During the transfer by bus from the Picardy airport to Paris we sit in front of two silly girls who are clearly affected by the annoying “I repeat loudly whatever I read” syndrome.
They probably think they are the only ones gifted with the light of sight.
In Paris, the tube station of Porte Maillot, that should be our salvation anchor in this deluge, is not findable even by the natives, who even hardly can show us a working ticket seller.
An employee in his beige trench helps us out, by giving us two tickets from his commuter's block of tickets: we will be his official excuse for two days off work... smart guy.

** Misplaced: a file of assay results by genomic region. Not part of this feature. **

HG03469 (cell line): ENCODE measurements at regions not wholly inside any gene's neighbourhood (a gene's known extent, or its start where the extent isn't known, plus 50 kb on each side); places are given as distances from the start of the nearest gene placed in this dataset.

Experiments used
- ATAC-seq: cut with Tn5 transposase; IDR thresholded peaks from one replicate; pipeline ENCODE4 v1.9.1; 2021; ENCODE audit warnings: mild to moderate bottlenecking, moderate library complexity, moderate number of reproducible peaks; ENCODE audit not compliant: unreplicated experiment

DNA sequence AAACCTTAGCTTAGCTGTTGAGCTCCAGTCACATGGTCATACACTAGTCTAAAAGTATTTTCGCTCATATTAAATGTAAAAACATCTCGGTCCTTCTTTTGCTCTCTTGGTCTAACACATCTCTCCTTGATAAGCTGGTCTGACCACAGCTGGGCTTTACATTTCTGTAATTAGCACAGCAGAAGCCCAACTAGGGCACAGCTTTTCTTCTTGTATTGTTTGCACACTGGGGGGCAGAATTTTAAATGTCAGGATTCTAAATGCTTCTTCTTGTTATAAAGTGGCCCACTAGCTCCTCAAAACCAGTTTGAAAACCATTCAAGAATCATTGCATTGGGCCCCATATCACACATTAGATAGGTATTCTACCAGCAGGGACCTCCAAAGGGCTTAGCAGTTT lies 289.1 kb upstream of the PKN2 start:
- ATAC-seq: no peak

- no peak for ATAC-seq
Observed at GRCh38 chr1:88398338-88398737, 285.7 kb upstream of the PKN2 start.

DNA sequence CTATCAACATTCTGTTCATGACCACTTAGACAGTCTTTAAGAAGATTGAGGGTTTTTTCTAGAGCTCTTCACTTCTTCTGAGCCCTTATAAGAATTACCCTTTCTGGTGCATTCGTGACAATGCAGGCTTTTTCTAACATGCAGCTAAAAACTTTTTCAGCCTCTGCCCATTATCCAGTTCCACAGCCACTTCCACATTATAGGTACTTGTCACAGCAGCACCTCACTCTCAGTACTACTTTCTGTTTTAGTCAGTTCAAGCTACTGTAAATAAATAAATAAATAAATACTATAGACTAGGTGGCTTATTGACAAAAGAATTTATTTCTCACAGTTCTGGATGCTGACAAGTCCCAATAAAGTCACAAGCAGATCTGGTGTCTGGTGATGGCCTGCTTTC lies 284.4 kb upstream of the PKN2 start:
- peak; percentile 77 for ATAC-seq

The truth is, everybody will always be very kind to us... maybe because they don't realize we are Italians... at least this is what we are led to think by the fact they continuously speak to us in modern Gallic or, sometime, in Spanish.
We have to face the hard truth: nobody speaks English, and if he does, he has a vocabulary similar to that of a second elementary school child.
It seems like we were in Japan, with the only difference that Roberto speaks a little Japanese, while none of us is familiar with the language of Asterix.
The quest for the hotel under an annoying rain is something Roberto would happily forget to mention.
I will only tell you of the kind and friendly cashier of the supermarket who phones the hotel to ask where the uncharted street is and then he show us the wrong way, confusing left with right.
We start to have some personal ideas about the results of the recent elections.